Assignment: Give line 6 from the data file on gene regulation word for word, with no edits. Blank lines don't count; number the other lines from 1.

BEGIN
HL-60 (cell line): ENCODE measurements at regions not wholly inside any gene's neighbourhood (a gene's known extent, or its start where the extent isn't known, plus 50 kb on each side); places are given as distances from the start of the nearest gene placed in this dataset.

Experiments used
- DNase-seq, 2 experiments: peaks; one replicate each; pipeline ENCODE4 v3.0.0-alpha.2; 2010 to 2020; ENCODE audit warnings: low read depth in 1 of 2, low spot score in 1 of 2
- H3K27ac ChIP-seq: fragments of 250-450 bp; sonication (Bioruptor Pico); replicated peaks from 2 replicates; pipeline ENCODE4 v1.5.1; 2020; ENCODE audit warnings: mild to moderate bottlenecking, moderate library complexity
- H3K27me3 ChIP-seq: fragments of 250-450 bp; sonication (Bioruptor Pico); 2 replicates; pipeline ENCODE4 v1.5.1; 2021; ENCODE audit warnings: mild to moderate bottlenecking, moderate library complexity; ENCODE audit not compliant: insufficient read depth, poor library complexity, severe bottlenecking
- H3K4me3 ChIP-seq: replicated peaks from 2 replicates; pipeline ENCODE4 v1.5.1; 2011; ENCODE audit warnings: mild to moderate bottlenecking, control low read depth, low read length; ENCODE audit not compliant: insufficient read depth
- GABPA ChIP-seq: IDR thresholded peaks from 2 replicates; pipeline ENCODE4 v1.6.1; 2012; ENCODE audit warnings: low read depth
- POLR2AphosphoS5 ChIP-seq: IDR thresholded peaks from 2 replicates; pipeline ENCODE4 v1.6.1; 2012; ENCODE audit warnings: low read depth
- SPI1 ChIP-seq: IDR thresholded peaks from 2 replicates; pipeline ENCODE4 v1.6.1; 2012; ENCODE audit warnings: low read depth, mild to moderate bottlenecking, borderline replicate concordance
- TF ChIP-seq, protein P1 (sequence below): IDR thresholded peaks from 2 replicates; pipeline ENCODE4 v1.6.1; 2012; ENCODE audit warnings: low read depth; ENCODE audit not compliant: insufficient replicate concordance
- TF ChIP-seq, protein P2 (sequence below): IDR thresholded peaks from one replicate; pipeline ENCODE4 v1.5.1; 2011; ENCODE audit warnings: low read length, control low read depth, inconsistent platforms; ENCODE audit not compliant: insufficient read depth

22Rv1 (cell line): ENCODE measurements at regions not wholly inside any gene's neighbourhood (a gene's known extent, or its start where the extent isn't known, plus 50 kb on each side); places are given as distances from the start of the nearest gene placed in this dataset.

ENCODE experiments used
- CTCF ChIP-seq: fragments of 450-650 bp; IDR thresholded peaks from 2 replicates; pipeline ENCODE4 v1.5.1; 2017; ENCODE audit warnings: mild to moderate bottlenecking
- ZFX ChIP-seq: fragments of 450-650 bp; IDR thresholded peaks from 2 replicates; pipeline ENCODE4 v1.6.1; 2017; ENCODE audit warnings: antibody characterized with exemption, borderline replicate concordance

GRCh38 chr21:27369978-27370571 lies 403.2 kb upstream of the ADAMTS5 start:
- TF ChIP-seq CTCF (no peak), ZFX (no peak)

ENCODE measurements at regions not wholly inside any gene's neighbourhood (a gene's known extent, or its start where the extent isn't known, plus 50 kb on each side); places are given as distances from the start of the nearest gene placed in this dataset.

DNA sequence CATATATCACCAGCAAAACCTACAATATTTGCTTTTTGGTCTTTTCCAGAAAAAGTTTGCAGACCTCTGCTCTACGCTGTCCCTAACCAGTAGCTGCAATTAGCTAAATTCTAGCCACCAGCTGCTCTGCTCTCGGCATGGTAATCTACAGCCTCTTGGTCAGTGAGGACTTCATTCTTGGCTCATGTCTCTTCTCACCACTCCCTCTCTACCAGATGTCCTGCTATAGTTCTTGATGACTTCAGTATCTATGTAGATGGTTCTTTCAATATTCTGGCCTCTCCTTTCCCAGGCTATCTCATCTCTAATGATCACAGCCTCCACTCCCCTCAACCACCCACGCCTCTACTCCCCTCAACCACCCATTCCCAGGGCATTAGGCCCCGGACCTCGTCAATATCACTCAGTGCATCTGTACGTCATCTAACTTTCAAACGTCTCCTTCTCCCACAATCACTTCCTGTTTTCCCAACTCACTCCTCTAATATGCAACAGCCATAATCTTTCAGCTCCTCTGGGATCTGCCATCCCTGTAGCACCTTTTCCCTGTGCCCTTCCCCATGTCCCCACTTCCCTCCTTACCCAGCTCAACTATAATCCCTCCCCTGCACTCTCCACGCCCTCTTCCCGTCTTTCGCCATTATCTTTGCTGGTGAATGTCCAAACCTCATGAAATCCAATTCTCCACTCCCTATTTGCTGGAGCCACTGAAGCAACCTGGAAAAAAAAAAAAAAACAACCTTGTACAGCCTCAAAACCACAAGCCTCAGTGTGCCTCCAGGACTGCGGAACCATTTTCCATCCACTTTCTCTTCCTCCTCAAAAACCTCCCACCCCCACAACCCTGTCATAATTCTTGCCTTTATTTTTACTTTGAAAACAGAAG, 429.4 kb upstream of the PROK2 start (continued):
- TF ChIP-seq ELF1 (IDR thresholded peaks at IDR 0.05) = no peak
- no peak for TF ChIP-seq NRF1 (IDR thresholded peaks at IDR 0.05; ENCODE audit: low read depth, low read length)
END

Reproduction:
- H3K4me3 ChIP-seq: replicated peaks from 2 replicates; pipeline ENCODE4 v1.5.1; 2011; ENCODE audit warnings: mild to moderate bottlenecking, control low read depth, low read length; ENCODE audit not compliant: insufficient read depth